DALLAS (CBSDFW.COM) - Hundreds gathered in Downtown Dallas Saturday night for a meeting to come up with ways to stop senseless violence in North Texas.
During the meeting, "Peace In Our Streets," people pledged on cards to inspire action year round.
It was a personal mission for Denesha Ross who lost her son in 2013. Her 18-year-old, known as "Lil Snupe," was murdered. He was on his way to becoming a rapper.
"Me as a mother, and other family members-- we deal with this for the rest of our lives," said Ross. "So I think bringing awareness can kind of change peoples' minds. Think before you act."
Several hundred passionate people with ideas to stop violence attended the town hall hosted by Bishop Omar Jahwar.
"This is our reality," said Ross. "That we wake up and understand that the child we birthed is no longer here."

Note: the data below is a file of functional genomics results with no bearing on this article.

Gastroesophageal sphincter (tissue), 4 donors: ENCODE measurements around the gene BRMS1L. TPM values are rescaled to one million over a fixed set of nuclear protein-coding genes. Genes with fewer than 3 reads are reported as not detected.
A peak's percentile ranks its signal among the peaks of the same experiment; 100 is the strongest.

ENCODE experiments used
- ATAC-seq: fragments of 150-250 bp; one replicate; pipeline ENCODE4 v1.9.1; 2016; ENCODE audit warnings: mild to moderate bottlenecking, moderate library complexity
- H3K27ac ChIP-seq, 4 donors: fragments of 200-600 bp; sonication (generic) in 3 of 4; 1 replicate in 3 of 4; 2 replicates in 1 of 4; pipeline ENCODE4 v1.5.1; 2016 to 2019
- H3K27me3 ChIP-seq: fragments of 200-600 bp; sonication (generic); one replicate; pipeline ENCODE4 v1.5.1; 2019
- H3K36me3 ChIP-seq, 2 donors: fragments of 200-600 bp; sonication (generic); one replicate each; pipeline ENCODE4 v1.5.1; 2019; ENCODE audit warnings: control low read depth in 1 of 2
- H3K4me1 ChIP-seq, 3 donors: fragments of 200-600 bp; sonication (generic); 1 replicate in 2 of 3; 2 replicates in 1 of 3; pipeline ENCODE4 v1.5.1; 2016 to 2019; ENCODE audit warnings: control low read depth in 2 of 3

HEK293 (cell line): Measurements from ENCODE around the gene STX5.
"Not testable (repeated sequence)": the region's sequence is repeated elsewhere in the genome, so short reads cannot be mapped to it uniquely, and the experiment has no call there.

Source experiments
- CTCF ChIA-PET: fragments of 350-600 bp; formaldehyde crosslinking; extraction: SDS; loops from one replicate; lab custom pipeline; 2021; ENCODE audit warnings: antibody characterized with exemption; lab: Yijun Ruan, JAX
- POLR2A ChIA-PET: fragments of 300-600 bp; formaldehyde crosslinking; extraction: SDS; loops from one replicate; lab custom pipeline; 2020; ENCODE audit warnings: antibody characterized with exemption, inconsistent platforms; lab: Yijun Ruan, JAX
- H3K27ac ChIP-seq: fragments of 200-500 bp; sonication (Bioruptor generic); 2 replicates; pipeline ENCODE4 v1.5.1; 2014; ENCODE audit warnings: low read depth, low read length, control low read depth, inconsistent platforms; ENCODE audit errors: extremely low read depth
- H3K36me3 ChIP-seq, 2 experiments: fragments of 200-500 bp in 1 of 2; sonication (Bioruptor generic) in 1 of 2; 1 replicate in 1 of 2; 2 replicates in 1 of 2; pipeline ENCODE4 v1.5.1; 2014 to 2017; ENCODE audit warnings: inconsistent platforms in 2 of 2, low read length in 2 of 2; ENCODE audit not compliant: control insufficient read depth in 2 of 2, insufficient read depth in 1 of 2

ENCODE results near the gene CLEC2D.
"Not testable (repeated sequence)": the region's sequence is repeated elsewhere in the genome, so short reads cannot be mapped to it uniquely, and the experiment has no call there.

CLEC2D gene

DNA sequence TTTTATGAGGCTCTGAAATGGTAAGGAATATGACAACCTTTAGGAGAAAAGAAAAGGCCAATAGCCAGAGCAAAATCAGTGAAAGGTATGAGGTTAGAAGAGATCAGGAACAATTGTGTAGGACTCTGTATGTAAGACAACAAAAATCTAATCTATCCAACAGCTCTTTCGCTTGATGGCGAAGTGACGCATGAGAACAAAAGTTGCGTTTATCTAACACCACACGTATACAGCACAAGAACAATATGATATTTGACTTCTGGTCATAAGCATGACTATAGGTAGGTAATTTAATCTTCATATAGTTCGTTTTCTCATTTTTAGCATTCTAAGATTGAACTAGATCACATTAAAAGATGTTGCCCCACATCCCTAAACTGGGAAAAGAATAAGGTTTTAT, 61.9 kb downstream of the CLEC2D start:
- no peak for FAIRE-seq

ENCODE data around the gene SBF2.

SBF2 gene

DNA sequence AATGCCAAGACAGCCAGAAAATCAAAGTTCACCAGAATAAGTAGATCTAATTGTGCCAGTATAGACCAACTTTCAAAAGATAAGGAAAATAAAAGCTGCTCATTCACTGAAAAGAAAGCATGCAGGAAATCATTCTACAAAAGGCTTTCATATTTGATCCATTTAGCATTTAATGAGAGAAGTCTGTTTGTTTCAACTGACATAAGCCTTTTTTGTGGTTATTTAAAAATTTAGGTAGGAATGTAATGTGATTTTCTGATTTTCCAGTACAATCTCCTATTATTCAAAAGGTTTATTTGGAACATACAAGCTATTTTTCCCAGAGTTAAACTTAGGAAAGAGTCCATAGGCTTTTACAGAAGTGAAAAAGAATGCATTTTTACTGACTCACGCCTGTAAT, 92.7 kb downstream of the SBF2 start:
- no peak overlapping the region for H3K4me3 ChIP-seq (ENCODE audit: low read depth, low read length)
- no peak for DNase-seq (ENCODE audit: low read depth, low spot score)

Jahwar, the CEO of Urban Specialists, said a call to action has to be embraced by the overwhelming majority to vote an idea out.
"Those votes don't happen at the polls-- they happen here," said Jahwar. "So when peoples' hearts change, things change."
Anthony Lucky, a member of Urban Specialists, is the embodiment of that transformation.
"At age 13 we started the first Blood gang in Dallas," said Lucky. "It ultimately led me to prison."
Lucky said he was then led to Bishop Omar who's been mentoring him ever since. Together, they've been training people across the country how to reduce violence.
One of the most recent acts of violence against a rapper was the catalyst for the meeting.
Last month, rapper Yella Beezy survived a shooting on the Sam Rayburn Tollway in Lewisville.
After Beezy's incident, Jahwar said young comedian Roy Lee Smith was killed.
"We felt like this needed to be done, not as some annual event, but as an emergency call to action," said Jahwar.
The event ended with a call to action in which people signed a commitment to peace, in hopes the message heard Saturday night is spread.
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